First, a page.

Favorite sites help handle files
By Kim Komando
By Kim Komando
The Internet is a great place to find information and entertainment. A growing number of sites provide free, valuable services that can make life easier and save you time.
I've put together a list of some of my favorites.
WORK ON OFFICE FILES
Microsoft Office is the gold standard in office suites. Businesses everywhere use it for documents, spreadsheets and presentations. Given the demand, the program carries a hefty price tag.
What if you don't have Office?
ThinkFree Online (www.thinkfree.com/common/main.tfo) has you covered. You can use it on any computer to edit Office documents or create new Word, Excel and PowerPoint compatible documents.
COMPLETE PDF FORMS
PDF files are ubiquitous. Organizations use them because they can be read on any computer. The formatting doesn't change.
At some point, you've probably needed to complete a PDF form. Working with PDFs is not easy without a PDF editor. Most of us wouldn't use a PDF editor enough to justify its cost.
So next time you need to complete a PDF form, visit PDFfiller (www.pdffiller.com). This site won't let you change the text in a PDF file. However, it will fill out PDF forms.
Many people have trouble keeping organized. It's not surprising that keeping your family or team organized is difficult. At AirSet (www.airset.com), you can create personal and group calendars. The site also manages your contacts, tasks and notes.
SEND BIG FILES
It's easy to send a spreadsheet or document via e-mail, but if you try to send really big files, like videos or large photos, you might bump up against your Internet service provider's e-mail size limitations. If so, you'll need another solution: YouSendIt (www.yousendit.net).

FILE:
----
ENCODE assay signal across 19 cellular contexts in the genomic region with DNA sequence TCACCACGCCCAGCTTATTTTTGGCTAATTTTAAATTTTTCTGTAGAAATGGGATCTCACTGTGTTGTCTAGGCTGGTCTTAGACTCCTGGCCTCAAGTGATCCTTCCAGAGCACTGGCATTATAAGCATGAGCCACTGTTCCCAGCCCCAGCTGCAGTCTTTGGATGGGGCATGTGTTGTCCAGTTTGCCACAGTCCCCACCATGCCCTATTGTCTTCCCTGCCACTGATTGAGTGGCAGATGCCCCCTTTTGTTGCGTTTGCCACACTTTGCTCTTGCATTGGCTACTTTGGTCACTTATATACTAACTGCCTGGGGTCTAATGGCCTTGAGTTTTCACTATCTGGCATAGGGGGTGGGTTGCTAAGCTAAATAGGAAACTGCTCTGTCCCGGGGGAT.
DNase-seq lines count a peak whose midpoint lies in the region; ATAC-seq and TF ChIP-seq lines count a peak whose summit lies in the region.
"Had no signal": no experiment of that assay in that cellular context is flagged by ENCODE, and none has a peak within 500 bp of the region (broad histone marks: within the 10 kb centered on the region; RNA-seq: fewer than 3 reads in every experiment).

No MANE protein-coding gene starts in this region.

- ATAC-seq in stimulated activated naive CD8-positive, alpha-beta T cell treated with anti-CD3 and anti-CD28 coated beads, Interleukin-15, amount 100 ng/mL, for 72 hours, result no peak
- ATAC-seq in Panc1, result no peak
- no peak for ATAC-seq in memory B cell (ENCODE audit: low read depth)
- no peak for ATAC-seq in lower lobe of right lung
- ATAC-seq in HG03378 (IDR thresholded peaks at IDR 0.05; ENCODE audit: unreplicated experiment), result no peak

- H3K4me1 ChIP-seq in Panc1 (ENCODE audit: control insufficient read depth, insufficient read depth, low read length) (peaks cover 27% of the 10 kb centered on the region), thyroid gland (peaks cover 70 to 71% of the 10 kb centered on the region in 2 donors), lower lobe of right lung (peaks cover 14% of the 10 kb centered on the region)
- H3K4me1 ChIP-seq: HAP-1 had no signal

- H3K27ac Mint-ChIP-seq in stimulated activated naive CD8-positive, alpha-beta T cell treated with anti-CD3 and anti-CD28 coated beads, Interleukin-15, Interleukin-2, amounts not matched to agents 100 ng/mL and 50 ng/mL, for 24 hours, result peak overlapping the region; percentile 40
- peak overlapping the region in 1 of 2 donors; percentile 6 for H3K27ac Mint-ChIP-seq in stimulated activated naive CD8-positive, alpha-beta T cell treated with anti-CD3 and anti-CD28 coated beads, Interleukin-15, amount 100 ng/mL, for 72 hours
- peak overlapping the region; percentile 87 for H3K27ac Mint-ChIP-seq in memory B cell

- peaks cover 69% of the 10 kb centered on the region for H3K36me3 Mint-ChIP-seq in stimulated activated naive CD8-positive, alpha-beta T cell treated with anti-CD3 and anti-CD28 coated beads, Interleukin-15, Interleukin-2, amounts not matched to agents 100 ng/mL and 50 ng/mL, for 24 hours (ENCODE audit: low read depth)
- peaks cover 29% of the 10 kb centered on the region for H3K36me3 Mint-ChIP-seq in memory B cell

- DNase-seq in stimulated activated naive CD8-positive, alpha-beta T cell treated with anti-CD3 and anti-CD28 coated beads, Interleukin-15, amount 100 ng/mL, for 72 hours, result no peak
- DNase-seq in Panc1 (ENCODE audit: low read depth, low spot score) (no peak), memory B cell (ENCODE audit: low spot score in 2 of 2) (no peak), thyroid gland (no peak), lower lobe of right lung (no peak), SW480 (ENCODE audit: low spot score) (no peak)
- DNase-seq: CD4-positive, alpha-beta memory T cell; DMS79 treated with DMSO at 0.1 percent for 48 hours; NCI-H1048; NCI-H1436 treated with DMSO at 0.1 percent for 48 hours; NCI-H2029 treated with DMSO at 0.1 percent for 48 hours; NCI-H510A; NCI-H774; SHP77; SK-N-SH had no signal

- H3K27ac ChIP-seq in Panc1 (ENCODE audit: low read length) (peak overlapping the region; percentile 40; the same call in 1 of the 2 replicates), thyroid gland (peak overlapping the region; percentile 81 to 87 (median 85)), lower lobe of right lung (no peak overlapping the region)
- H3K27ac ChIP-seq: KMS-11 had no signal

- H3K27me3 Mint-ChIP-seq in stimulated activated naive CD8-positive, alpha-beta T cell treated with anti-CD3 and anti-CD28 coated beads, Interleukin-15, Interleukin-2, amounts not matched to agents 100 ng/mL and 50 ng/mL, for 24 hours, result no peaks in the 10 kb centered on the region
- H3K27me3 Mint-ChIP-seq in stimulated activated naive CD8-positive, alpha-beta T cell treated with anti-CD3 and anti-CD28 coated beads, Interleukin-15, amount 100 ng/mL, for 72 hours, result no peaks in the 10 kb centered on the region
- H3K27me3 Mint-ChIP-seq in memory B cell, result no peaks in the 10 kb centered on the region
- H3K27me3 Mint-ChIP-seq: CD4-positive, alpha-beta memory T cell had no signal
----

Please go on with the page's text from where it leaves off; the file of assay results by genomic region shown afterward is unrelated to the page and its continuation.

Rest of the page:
You can send files up to 100 megabytes in size; just enter the recipient's e-mail address. The recipient will get an e-mail message with a download link to the file.
STORE YOUR PHOTOS
You probably have photographs trapped on your cell phone. Or maybe you just want to share the photos on your computer.
Photobucket (http://photobucket.com) can help. When you sign up, you get 1GB of storage for photos and video. You can also upload photos directly from your cell phone.
Most of us know that the Internet provides excellent maps and satellite images. You can find driving directions and local businesses.
But Microsoft's Windows Live Maps (http://maps.live.com) kicks it up a notch. Using its Virtual Earth 3D, you can explore cities in three dimensions. You'll see buildings and attractions close up from all angles. Most major U.S. cities can be seen in 3D.
Kim Komando's e-mail address is firstname.lastname@example.org.